A month ago I competed in the Psicobloc deep water soloing competition during the 2013 Summer Outdoor Retailer in Salt Lake City. It was a competition that occupied my mind for nearly a month before hand, which is typical, but what is not-so-typcial is the amount of anxiety I felt. I had never ever ever deep water soloed prior to this event. And I’ll be the first to admit time and time again that I really do have a fear of heights and the thought of jumping off of a 50-foot perfectly safe structure does not bode well in my mind. But I wanted to participate in the event because I do love competition and this was the first event of it’s kind in the US – I felt that I would regret not competing. So I went for it.
I would love to say, as everyone else has been saying, that it was AMAZING. And while the concept was pretty incredible, the experience was less than amazing for me. My anxiety sky-rocketed and my first time on the wall I was physically incapable of letting go and plunging into the water first at 20, 30, and 40 feet, as many other competitors were doing, before going for the top. Instead I climbed nearly to the top on my first go before I realized that I definitely didn’t want to do the committing move to the top and the only way down was to take the plunge. I felt like I wanted to puke.
I surfaced and swam to the edge of the pool where I crawled out and tried to hide how nervous and in pain I was. A few seconds prior to crawling out of the pool I had learned exactly what an enema felt like, and I must say, it is something I never want to experience again. This incident made me even more nervous to have to go again in the qualifying round. But I knew I had to go again…I am inherently a competitive person so despite my anxiety at any given time I always want to give my best because that is the only way I feel satisfied when I go to sleep at night.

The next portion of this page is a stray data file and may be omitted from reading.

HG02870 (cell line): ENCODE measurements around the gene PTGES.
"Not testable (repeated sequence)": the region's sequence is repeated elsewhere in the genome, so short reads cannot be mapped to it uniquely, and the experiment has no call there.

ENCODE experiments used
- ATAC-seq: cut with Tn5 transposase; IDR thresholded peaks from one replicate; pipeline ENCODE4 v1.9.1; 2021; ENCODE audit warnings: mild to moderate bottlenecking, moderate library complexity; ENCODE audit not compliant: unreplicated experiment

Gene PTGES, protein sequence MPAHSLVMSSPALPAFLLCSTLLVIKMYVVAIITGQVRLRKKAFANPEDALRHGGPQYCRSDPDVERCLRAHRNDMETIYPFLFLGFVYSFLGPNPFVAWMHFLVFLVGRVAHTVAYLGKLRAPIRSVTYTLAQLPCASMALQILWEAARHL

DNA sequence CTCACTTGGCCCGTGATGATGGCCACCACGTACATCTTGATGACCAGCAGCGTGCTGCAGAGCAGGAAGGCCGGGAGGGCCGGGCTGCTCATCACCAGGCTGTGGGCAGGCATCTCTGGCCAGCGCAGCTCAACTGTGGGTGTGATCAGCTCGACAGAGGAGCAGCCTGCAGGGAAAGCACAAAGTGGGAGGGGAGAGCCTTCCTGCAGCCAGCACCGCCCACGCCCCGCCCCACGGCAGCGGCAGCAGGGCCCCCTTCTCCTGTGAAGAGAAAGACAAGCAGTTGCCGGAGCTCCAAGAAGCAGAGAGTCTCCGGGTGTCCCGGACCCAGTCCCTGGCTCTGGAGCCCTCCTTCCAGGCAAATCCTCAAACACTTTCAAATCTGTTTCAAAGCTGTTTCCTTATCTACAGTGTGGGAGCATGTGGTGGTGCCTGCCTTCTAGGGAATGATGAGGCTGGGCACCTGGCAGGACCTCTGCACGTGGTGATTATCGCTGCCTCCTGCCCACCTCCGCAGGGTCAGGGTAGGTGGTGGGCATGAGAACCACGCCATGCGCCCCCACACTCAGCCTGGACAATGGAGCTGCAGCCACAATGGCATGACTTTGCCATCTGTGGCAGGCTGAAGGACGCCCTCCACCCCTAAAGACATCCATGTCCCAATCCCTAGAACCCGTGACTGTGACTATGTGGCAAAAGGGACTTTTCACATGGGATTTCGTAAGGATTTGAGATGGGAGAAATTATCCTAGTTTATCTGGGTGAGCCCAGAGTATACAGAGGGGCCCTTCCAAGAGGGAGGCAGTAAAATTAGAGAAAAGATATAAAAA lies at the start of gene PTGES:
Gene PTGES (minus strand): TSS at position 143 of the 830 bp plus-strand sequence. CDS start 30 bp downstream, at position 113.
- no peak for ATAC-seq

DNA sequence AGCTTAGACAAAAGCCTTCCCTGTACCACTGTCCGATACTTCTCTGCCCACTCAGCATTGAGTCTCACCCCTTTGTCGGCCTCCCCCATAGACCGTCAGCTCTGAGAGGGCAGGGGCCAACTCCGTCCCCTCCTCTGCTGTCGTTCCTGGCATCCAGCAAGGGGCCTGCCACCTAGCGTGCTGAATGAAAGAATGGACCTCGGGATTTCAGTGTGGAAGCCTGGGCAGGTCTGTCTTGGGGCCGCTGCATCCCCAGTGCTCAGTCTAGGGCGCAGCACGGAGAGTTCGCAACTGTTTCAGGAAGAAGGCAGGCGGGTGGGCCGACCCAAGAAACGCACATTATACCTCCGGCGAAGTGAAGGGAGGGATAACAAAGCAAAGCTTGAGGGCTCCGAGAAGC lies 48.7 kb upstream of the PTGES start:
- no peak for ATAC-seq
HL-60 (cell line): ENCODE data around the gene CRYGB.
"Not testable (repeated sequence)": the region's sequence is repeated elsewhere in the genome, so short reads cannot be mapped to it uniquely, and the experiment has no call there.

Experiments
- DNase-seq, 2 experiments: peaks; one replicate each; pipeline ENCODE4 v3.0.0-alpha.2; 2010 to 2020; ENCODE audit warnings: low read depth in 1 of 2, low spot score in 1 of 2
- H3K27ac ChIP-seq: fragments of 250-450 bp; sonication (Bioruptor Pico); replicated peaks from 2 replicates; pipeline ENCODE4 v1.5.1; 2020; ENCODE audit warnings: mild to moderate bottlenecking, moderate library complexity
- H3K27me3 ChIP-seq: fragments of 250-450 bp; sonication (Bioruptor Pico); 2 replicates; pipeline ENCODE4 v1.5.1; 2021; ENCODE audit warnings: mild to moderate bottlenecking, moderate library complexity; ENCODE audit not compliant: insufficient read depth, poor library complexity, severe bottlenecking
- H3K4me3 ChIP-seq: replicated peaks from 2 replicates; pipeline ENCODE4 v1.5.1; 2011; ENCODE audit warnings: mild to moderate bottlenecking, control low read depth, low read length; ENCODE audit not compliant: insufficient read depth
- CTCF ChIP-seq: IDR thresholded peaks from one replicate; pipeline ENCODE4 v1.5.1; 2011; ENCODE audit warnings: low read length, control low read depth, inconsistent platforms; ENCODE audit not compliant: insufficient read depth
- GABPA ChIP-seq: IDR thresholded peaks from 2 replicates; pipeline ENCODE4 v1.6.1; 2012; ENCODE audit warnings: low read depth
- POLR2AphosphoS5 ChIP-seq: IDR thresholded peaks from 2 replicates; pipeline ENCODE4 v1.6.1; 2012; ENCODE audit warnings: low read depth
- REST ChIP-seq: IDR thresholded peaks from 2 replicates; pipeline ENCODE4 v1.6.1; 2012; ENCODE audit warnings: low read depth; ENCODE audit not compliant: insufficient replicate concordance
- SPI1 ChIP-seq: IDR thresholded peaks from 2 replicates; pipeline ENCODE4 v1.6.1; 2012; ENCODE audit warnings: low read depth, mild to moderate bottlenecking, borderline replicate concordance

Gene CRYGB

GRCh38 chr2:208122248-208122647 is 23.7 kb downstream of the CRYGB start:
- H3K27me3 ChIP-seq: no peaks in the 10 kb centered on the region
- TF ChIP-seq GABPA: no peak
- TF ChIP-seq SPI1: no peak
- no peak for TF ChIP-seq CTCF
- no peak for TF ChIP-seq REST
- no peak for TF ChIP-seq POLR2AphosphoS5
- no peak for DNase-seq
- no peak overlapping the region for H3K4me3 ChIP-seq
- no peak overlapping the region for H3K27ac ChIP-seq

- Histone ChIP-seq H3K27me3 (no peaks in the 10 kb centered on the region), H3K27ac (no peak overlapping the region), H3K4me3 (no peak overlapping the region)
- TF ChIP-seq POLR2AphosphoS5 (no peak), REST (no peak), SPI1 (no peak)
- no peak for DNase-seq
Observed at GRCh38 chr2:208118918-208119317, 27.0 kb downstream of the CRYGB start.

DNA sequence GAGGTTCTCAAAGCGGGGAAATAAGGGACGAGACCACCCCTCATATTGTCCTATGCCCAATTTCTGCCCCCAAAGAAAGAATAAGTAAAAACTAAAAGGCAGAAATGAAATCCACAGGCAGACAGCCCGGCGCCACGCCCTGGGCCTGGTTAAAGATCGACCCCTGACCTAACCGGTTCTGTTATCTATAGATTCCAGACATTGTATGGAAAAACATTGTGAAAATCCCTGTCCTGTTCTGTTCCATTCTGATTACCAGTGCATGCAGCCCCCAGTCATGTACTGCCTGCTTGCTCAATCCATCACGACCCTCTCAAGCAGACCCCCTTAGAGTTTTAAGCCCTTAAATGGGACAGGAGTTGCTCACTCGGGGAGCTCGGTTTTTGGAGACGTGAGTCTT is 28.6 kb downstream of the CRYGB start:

When the ‘pressure’ of having to do well or be eliminated from the next round hit me, I went to the top without having the thoughts “what the hell are you doing? why are you up here without a rope? this is stupid. i know that water hurts.” However when I did grab the top of the wall I knew I did NOT want to top out the wall and actually have to take the leap of faith down the water. I didn’t think that my body would actually allow me to jump. Just the thought of topping out made me feel like I wanted to cry, so I did what my friends told me not to do and what nobody else did. Sure it may sound shameful, but it made me feel slightly more comfortable so that’s all that mattered in my mind. I actually DOWN-CLIMBED about 5 feet before letting go and falling stiffly into the water. Shameful, but whatever.
I was able to move on to the final round, which I was excited but very reluctant to participate in. This was not my most successful final round I’ve had in my many years of competing. In fact, it was my least successful as I slipped off the wall only 6 or so moves into the route. But I walked away completely OK with it for two main reasons: 1. Slipping low is something that happens to all competitors at one point or another in their career and 2. I didn’t have to jump into the pool from 50 feet again.
Regardless of my anxiety or reluctant character to participate in the event, I am happy I did so. At no point did I give up even though my mind wanted to. Despite how amazing the event coordinators were and how energetic the crowd was, I don’t think I will be participating in this event in future years. I just don’t believe that the level of anxiety that heights cause me in those situations is worth it for me. But hey, I don’t want to speak too soon….next year is a clean slate, a completely new year, and maybe I will have more practice deep water soloing before next years event. =)